November 30 through December 6, 2007
Reviewed by Diane Carson
Everyone into punk music knows the
legendary Joe Strummer, best known for his years after 1976 as Clash guitarist
and lead singer. But revered as Strummer is, few filmgoers want to see a film
about him that follows tired patterns when Strummer endorsed anything but convention.
Perfect, then, for the job of documenting Strummer's unusual life and
celebrated music is director Julien
Temple who has crafted
numerous music videos and homages: Bowie, Van Halen, Scissor Sisters, Luther
Vandross, and, now, Strummer. What Temple
does exceptionally well in Joe Strummer,
The Future Is Unwritten is to provide political and cultural contexts for
each of the decades and the music interpreting, commenting on them. And Temple
does this by knitting together illustrative newsreel footage, clips from relevant
films, concert footage, songs from other artists, amusing animation of the
band, and interviews, most of them recorded at a huge beach bonfire. It's never
follows a chronological organization to keep the many elements clear, and so
begins with Joe's early life, born Joe Mellors, 1950, and his diplomat father
stationed to Turkey
with his patient mother. What follows are comments on Joe's thoroughly
unpleasant education at British boarding school, his counterculture involvement
including living in abandoned London buildings, his reactionary brother's
suicide, work at itinerant jobs, and his evolution as a musician from calling
himself Woody to various groups and, eventually, the Clash. Noted individuals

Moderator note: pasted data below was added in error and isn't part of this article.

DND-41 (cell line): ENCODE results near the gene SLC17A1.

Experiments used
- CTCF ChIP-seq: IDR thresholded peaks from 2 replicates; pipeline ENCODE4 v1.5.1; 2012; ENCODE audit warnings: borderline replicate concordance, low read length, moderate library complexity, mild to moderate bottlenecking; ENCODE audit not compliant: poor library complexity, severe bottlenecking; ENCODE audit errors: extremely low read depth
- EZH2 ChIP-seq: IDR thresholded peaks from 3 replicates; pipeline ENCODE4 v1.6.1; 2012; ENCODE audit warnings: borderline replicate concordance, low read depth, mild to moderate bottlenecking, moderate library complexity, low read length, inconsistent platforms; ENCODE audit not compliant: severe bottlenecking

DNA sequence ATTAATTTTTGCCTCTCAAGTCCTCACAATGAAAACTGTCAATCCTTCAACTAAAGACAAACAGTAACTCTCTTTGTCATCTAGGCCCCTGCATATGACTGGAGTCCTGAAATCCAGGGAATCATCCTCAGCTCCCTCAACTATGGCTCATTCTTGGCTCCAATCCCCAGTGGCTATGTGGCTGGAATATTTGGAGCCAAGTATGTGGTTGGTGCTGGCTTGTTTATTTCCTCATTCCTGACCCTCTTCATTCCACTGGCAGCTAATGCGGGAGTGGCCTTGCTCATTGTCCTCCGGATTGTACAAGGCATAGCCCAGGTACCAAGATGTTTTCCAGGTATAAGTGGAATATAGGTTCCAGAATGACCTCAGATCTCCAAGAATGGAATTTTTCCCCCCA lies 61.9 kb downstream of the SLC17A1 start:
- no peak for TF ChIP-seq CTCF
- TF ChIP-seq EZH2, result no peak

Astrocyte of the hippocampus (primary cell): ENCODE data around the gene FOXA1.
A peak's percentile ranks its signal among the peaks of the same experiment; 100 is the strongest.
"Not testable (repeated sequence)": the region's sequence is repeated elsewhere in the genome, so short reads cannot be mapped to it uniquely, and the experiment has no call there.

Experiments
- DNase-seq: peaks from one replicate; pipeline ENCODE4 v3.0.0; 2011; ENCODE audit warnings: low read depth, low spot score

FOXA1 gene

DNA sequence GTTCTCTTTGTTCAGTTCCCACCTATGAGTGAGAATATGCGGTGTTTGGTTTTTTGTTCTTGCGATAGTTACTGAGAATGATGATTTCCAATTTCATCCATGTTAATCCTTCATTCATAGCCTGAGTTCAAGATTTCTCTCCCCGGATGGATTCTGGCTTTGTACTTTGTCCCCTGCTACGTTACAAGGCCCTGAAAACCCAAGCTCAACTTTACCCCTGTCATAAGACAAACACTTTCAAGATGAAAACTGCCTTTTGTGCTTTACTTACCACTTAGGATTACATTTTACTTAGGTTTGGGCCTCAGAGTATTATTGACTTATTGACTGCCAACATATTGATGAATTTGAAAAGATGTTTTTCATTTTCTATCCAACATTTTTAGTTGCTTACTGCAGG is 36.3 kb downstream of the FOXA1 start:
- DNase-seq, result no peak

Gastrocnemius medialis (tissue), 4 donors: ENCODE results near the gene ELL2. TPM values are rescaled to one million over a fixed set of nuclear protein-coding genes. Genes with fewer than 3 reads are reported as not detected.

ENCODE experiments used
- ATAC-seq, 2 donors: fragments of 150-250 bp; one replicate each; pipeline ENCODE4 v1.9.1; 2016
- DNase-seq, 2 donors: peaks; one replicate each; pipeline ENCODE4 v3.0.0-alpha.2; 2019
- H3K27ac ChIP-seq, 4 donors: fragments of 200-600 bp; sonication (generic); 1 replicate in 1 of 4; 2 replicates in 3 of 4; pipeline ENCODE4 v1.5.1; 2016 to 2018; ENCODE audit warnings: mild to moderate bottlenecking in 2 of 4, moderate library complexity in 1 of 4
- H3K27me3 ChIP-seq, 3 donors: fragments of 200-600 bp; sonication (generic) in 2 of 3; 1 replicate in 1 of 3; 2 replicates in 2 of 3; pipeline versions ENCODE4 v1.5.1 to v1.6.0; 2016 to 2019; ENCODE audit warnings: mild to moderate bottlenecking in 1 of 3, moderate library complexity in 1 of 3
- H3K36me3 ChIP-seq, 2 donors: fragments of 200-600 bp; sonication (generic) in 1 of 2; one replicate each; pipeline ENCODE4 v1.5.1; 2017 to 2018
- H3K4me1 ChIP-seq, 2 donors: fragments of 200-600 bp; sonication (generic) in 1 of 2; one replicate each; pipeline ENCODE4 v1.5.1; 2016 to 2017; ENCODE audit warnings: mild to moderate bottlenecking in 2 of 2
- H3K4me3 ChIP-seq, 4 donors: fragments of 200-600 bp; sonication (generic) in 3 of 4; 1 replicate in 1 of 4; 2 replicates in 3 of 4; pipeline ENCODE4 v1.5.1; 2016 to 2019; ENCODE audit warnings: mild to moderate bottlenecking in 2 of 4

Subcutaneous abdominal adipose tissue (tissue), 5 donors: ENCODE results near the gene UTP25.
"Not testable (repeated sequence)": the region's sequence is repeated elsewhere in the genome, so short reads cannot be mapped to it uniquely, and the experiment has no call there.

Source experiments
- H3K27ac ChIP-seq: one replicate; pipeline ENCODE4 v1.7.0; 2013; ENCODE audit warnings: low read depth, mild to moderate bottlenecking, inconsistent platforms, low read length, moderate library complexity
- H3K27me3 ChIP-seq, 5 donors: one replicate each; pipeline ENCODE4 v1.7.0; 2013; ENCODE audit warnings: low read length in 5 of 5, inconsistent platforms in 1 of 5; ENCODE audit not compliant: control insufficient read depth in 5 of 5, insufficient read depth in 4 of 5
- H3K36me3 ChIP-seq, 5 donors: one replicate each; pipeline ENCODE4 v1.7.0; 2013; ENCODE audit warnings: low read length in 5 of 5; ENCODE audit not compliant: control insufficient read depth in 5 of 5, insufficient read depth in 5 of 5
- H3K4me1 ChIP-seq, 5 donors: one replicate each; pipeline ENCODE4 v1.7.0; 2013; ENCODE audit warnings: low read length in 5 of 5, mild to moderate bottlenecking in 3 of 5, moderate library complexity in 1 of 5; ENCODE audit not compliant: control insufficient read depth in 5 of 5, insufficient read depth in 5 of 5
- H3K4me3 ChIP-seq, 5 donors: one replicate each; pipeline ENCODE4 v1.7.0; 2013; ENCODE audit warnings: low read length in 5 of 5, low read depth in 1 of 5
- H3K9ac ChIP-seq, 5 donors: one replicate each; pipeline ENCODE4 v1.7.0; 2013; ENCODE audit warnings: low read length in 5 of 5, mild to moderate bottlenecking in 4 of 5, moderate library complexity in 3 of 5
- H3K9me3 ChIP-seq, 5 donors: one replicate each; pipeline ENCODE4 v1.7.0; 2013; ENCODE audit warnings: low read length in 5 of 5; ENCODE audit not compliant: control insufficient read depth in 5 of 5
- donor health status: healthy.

testify to the Clash's appeal: John Cusack, Bono, Martin Scorsese, Steve
Buscemi, Johnny Depp, Matt Dillon, et. al. More importantly, we hear from the
band's Terry Chimes, Mick Jones, and Nicky Headon.
Temple doesn't sugar coat
the difficult times working and living with Joe, and Joe has his say through
clips from candid commentary and formal interviews. As appropriate, the ideas
considered, embraced and expressed by Strummer in personal and professional
life get their due as well. Joe Strummer,
The Future Is Unwritten runs just over two hours but never feels padded
given the complexity of the times and this singular musician who illuminate and
defined them. At Landmark's Tivoli Theatre through December 6th
Mon July 28
The Driftaways are a seven-man reggae band hailing from St. Louis. Their E.P. "Don't Hide" is full of high-energy jams and groovy improvisations that give the band's music a good-time vibe.
Nashville, Tennessee-based songwriter Amelia White with guitarist Sergio Webb are this week's featured artists for Harvest Sessions.
This free Saturday morning concert series takes place at the Tower Grove Farmers' Market,...